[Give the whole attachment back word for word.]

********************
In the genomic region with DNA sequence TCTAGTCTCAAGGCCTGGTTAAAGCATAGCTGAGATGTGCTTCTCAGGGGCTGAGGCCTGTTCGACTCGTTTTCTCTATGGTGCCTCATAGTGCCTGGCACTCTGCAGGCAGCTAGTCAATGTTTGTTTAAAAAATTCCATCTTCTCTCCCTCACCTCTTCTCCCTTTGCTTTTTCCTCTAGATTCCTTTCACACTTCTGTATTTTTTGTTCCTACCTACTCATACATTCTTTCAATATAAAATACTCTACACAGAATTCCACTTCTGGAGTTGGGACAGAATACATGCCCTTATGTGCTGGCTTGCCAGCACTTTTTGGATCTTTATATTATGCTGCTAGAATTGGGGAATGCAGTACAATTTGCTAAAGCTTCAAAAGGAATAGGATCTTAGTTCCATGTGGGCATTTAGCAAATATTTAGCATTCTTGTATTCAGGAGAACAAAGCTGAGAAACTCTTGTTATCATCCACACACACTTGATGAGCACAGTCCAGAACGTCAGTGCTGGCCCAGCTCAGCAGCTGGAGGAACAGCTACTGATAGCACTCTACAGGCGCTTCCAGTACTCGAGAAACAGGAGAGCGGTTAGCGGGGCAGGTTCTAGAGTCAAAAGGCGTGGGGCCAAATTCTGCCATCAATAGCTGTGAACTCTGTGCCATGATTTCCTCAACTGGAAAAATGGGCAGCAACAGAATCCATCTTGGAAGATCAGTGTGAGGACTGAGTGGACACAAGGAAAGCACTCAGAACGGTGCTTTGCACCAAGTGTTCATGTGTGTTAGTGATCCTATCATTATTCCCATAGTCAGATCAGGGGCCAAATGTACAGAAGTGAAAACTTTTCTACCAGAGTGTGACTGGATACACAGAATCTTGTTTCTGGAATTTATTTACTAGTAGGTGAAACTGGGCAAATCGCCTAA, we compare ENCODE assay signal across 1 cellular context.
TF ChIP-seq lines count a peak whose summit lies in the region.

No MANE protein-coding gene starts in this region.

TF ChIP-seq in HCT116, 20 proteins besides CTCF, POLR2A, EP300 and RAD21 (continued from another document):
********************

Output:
In the genomic region with DNA sequence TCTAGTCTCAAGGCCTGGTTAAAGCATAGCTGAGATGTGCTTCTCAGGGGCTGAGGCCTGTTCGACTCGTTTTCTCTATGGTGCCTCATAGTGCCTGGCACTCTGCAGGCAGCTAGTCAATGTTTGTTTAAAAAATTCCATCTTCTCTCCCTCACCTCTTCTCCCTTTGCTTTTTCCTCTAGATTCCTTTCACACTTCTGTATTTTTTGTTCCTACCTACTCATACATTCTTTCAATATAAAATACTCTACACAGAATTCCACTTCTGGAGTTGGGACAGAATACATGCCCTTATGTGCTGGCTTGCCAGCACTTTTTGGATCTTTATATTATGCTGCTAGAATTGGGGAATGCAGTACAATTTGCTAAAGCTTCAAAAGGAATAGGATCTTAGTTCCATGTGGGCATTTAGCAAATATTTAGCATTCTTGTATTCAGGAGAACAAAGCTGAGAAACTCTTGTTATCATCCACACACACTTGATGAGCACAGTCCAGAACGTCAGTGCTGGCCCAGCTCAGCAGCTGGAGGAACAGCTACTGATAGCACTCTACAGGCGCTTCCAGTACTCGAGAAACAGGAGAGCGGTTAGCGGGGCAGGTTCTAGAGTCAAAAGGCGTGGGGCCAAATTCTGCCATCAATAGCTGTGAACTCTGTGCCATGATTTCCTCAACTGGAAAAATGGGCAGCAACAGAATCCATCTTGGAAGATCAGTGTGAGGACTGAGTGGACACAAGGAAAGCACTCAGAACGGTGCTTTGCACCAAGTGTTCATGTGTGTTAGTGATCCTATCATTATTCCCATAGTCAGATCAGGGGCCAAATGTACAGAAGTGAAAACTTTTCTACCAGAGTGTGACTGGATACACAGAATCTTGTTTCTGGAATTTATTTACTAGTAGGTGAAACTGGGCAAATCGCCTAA, we compare ENCODE assay signal across 1 cellular context.
TF ChIP-seq lines count a peak whose summit lies in the region.

No MANE protein-coding gene starts in this region.

TF ChIP-seq in HCT116, 20 proteins besides CTCF, POLR2A, EP300 and RAD21 (continued from another document):